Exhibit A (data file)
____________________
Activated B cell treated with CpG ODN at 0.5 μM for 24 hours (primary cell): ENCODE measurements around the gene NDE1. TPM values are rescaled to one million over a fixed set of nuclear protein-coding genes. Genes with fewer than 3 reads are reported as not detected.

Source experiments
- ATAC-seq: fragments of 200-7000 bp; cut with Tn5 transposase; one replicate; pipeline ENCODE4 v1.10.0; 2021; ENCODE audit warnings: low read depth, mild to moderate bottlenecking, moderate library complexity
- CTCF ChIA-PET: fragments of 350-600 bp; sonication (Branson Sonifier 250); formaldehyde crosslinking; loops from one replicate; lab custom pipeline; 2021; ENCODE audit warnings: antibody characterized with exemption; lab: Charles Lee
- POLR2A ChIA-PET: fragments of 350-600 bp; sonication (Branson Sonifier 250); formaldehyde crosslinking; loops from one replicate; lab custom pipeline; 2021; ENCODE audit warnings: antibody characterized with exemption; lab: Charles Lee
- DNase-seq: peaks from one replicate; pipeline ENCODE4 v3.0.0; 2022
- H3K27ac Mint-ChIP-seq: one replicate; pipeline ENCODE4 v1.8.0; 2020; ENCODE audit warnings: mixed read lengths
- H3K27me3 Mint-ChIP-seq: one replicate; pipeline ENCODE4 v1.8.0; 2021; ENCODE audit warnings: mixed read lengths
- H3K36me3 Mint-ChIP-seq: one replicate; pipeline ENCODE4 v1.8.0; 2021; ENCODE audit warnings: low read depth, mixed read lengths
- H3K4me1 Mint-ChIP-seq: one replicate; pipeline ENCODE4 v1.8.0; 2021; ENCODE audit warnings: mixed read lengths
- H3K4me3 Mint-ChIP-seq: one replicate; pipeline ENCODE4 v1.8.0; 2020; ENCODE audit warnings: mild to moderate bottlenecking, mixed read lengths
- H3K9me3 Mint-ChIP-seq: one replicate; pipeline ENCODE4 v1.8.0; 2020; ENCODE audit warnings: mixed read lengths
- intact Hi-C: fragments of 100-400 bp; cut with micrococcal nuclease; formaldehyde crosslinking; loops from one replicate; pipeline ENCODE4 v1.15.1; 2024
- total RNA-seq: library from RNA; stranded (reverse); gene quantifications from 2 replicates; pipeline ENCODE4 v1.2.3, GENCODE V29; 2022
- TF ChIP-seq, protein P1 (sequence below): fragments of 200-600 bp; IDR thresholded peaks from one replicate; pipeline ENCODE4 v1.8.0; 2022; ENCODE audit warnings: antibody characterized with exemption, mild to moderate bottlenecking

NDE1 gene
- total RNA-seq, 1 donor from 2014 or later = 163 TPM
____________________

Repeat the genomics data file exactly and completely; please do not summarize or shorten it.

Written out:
Activated B cell treated with CpG ODN at 0.5 μM for 24 hours (primary cell): ENCODE measurements around the gene NDE1. TPM values are rescaled to one million over a fixed set of nuclear protein-coding genes. Genes with fewer than 3 reads are reported as not detected.

Source experiments
- ATAC-seq: fragments of 200-7000 bp; cut with Tn5 transposase; one replicate; pipeline ENCODE4 v1.10.0; 2021; ENCODE audit warnings: low read depth, mild to moderate bottlenecking, moderate library complexity
- CTCF ChIA-PET: fragments of 350-600 bp; sonication (Branson Sonifier 250); formaldehyde crosslinking; loops from one replicate; lab custom pipeline; 2021; ENCODE audit warnings: antibody characterized with exemption; lab: Charles Lee
- POLR2A ChIA-PET: fragments of 350-600 bp; sonication (Branson Sonifier 250); formaldehyde crosslinking; loops from one replicate; lab custom pipeline; 2021; ENCODE audit warnings: antibody characterized with exemption; lab: Charles Lee
- DNase-seq: peaks from one replicate; pipeline ENCODE4 v3.0.0; 2022
- H3K27ac Mint-ChIP-seq: one replicate; pipeline ENCODE4 v1.8.0; 2020; ENCODE audit warnings: mixed read lengths
- H3K27me3 Mint-ChIP-seq: one replicate; pipeline ENCODE4 v1.8.0; 2021; ENCODE audit warnings: mixed read lengths
- H3K36me3 Mint-ChIP-seq: one replicate; pipeline ENCODE4 v1.8.0; 2021; ENCODE audit warnings: low read depth, mixed read lengths
- H3K4me1 Mint-ChIP-seq: one replicate; pipeline ENCODE4 v1.8.0; 2021; ENCODE audit warnings: mixed read lengths
- H3K4me3 Mint-ChIP-seq: one replicate; pipeline ENCODE4 v1.8.0; 2020; ENCODE audit warnings: mild to moderate bottlenecking, mixed read lengths
- H3K9me3 Mint-ChIP-seq: one replicate; pipeline ENCODE4 v1.8.0; 2020; ENCODE audit warnings: mixed read lengths
- intact Hi-C: fragments of 100-400 bp; cut with micrococcal nuclease; formaldehyde crosslinking; loops from one replicate; pipeline ENCODE4 v1.15.1; 2024
- total RNA-seq: library from RNA; stranded (reverse); gene quantifications from 2 replicates; pipeline ENCODE4 v1.2.3, GENCODE V29; 2022
- TF ChIP-seq, protein P1 (sequence below): fragments of 200-600 bp; IDR thresholded peaks from one replicate; pipeline ENCODE4 v1.8.0; 2022; ENCODE audit warnings: antibody characterized with exemption, mild to moderate bottlenecking

NDE1 gene
- total RNA-seq, 1 donor from 2014 or later = 163 TPM